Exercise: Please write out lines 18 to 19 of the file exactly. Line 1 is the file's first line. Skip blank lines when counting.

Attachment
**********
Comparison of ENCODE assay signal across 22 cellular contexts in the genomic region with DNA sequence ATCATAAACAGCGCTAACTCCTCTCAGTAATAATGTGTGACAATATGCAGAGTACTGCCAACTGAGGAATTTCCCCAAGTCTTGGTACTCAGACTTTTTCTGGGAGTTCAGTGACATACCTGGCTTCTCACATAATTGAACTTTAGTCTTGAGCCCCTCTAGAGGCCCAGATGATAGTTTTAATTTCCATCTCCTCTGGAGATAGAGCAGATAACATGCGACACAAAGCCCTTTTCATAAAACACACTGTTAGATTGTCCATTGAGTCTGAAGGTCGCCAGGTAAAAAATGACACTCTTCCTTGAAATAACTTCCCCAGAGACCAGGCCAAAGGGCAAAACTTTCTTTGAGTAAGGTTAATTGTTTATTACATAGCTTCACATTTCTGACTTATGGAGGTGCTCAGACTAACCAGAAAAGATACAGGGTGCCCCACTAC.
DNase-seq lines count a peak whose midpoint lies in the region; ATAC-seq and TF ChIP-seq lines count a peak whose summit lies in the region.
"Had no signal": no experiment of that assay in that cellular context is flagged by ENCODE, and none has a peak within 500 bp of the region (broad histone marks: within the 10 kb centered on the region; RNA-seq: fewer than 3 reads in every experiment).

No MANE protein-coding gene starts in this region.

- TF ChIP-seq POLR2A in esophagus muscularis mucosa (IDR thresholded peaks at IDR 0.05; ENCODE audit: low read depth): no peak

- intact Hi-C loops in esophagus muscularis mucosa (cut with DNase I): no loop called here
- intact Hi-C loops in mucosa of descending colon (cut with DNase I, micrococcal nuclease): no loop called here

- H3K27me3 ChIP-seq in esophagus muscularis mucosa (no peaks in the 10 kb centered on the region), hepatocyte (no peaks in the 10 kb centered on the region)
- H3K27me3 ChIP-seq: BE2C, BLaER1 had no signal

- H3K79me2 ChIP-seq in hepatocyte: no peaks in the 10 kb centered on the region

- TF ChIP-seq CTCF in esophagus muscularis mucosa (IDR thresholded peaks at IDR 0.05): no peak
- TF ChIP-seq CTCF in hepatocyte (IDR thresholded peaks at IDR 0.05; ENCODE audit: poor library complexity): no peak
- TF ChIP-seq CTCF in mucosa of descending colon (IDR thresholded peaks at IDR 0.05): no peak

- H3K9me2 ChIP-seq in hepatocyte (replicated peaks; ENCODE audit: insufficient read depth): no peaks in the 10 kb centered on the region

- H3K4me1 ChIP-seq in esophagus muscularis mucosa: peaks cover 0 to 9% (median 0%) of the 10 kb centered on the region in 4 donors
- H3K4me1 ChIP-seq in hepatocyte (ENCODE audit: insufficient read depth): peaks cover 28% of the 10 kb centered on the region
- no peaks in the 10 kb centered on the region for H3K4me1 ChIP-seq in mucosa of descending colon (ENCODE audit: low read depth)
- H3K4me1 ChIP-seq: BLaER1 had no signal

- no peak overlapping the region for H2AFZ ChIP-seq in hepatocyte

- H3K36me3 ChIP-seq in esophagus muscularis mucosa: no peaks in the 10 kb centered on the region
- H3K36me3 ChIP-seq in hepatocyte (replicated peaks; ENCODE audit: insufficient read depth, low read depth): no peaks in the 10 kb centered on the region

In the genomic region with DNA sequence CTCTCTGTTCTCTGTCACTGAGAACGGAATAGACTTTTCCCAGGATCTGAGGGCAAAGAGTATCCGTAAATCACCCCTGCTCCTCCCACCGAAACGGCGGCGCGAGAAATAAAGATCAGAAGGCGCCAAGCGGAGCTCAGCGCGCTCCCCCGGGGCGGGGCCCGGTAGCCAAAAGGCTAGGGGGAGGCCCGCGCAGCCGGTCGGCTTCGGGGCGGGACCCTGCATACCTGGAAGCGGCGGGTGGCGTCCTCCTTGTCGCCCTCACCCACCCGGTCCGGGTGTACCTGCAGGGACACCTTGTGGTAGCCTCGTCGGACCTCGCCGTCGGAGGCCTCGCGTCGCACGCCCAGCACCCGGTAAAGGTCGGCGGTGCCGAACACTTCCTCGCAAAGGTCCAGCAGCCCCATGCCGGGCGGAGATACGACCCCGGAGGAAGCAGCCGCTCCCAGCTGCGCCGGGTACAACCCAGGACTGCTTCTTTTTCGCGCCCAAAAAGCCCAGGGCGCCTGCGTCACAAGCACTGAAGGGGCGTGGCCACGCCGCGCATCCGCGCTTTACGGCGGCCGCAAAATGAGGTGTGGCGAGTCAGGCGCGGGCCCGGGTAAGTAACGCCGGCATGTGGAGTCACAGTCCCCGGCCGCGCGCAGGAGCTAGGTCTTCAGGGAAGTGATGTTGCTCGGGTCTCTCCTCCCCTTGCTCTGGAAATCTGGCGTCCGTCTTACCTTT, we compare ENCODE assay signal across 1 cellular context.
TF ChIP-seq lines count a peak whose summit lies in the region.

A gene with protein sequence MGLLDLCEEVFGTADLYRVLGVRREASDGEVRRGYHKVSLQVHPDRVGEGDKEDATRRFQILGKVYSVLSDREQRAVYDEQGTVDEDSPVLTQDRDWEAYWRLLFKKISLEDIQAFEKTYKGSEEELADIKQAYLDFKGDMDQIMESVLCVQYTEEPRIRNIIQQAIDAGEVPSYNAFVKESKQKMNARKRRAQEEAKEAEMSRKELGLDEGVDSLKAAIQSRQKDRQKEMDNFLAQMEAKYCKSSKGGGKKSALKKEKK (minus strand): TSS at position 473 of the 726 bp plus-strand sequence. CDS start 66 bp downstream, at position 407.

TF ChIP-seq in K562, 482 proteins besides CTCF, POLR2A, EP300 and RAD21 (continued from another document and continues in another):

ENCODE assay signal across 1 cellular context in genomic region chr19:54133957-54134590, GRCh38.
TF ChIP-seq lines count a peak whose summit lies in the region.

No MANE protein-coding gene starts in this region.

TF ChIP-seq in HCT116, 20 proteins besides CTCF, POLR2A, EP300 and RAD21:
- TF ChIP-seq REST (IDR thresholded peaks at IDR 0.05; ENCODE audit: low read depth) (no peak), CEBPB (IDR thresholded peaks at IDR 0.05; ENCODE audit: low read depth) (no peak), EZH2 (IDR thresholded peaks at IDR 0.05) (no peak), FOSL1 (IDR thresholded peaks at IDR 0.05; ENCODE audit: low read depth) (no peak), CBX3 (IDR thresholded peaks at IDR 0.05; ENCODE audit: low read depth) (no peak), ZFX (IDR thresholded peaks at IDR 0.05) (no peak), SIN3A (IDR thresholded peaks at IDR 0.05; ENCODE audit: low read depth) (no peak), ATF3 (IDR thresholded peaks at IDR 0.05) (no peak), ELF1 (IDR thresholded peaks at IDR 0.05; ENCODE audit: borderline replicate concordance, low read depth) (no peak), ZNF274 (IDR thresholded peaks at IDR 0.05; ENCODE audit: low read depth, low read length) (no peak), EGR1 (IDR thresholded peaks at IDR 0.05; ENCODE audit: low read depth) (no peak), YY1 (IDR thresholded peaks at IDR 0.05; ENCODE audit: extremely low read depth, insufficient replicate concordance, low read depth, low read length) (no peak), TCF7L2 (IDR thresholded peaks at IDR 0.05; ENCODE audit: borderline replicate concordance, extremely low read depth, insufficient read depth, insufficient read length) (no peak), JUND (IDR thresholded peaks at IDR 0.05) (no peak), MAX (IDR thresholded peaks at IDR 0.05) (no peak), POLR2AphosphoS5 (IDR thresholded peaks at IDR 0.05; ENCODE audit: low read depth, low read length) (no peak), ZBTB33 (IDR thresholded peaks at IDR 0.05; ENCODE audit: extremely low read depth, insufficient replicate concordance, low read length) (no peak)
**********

- H3K4me1 ChIP-seq: BLaER1 had no signal

- no peak overlapping the region for H2AFZ ChIP-seq in hepatocyte